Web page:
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Not all gloom and doom

Tech sector stays strong in a sluggish economy

As Alberta's economy continues its sluggish recovery, it's nice to see not all news is bad news on the economic front.

Last week, 4iiii Innovations announced an acquisition of an Ontario-based tech company that not only adds to the prosperity of the Cochrane-grown company but will also bring more money and jobs to the community.

While our community has had its share of businesses shutter over the past few years, the technology sector continues to find success with companies such as 4iiii Innovations and Garmin continuing to show growth and employing hundreds of people in high paying jobs.

These success stories are prime examples of the need for Alberta to diversify to try and stave off the continuous boom and bust cycle of the energy sector, though it is unlikely one industry will ever support the load of economic success in Alberta as oil and gas have.

That being said, tourism, technology and cannabis both have the potential to increase the economic prosperity in the province.

Cochrane, through its tourism strategy, is working to tap that market that has shown tremendous success for the communities of Canmore, Banff and Jasper. Tourism dollars in those communities combine for an estimated $1 billion in economic impact. While we aren't a mountain town per se, Cochrane could become the gateway to the Rockies and Kananaskis serving as a hub for backcountry and mountain adventures. Not to mention the value of our own ranching and Indigenous history – in co-operation with the community of Morley.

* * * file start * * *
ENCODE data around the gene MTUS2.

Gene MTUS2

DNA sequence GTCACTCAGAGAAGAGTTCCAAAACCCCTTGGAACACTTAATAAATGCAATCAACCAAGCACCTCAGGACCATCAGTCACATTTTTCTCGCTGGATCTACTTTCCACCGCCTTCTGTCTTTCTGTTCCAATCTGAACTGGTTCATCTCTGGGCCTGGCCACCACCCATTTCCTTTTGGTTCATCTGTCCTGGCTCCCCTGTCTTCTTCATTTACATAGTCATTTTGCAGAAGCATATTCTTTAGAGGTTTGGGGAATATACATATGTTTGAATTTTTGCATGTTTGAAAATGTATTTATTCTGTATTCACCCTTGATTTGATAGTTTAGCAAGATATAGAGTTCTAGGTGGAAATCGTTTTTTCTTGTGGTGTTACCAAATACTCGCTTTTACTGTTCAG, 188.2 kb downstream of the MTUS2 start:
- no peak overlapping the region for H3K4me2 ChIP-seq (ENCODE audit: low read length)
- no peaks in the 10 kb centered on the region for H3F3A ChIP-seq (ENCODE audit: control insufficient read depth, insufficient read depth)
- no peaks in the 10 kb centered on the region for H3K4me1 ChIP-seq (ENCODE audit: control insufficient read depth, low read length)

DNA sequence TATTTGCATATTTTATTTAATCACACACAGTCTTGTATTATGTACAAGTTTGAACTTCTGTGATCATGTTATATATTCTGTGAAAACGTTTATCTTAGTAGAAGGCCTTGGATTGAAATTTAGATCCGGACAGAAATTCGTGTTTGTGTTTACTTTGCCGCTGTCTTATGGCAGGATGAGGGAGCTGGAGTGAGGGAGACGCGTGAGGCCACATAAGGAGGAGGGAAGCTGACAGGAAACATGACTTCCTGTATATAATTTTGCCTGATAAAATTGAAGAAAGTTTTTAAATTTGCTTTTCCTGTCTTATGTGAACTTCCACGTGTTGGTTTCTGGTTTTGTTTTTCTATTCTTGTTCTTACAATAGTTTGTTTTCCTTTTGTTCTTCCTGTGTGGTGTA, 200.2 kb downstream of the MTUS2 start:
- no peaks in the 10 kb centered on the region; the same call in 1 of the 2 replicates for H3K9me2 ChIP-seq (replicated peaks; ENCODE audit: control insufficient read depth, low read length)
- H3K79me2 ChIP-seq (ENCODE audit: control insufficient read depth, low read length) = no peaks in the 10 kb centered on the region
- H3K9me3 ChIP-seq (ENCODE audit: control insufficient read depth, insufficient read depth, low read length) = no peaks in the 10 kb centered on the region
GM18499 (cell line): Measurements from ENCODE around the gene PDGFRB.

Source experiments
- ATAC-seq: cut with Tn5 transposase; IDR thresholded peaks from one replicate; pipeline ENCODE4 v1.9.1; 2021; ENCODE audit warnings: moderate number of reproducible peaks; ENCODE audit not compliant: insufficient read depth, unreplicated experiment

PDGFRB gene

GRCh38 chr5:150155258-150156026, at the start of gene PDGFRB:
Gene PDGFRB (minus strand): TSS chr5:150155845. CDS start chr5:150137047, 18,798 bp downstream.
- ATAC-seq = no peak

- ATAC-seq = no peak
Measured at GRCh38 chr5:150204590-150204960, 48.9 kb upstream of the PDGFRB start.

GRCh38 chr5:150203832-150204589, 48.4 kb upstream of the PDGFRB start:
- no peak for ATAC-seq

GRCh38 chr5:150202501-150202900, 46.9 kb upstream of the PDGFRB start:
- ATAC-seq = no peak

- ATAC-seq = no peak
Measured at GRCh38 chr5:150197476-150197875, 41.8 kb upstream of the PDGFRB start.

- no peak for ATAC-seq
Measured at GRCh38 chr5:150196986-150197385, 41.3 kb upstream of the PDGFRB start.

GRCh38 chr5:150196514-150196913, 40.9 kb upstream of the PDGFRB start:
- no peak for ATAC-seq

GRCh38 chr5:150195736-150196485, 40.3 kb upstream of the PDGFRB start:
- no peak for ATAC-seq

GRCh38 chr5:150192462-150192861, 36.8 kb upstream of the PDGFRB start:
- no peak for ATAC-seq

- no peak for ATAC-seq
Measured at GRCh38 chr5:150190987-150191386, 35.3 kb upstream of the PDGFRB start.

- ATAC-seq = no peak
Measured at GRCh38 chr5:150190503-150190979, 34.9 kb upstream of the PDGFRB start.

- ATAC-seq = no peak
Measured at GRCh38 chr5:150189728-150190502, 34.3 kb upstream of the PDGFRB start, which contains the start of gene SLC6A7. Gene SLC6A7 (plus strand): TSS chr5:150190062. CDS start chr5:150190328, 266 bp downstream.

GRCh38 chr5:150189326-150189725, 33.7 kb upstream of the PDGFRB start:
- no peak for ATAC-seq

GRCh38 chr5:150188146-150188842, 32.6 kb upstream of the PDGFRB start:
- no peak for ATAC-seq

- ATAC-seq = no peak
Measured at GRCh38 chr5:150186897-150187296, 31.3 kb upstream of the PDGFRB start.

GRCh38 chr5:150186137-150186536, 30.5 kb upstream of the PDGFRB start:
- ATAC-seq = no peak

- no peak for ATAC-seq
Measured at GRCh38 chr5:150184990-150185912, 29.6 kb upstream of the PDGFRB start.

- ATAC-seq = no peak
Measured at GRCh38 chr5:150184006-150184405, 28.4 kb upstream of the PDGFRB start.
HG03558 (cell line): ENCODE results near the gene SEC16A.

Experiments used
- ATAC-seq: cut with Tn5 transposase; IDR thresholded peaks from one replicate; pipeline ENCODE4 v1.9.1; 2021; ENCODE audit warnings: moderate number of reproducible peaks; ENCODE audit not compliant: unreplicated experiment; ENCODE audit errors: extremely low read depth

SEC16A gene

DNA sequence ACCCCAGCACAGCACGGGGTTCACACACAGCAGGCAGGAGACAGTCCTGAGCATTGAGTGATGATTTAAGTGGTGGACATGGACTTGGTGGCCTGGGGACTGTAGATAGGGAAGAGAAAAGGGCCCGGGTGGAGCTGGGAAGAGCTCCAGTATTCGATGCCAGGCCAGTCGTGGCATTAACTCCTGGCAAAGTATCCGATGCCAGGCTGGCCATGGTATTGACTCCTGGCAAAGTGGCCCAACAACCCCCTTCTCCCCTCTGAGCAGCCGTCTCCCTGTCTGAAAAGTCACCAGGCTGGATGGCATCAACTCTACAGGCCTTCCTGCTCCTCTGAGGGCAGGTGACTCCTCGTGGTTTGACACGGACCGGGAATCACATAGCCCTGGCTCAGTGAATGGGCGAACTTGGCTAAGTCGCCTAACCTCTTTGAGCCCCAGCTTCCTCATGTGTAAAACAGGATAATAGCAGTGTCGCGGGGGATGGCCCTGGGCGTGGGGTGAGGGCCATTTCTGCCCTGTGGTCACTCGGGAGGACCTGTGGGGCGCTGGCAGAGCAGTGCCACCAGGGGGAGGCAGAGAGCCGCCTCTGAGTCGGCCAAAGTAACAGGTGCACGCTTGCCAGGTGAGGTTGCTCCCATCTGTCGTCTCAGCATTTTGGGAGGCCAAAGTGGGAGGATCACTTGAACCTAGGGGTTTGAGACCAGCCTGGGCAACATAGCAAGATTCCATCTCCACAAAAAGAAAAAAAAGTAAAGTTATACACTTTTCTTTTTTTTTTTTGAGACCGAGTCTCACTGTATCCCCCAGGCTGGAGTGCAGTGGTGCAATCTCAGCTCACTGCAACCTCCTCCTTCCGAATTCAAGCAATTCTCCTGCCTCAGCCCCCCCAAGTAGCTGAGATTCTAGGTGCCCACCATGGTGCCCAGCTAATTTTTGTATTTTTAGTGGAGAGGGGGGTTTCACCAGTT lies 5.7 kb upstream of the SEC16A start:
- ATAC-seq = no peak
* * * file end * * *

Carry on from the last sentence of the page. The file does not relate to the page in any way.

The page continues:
Cannabis is a growing niche market – pun intended – that is yielding unbelievable results in central Alberta.

Sundial Growers' cannabis production facility fired up in Olds two years ago and since then has expanded from 20 to 500 employees with a projection for 300 more by the end of this year. Those numbers make the company the largest employer in Olds a community of around 9,200 people.

It's great news that Cochrane has found a bit of a niche with technology companies and with talks of increasing fibre optic potential in the community, we could become even more attractive to tech companies.

Diversification is vital to Alberta's economy and communities that have been fortunate enough to capitalize on it either by natural geography, luck or good planning are reaping the benefits.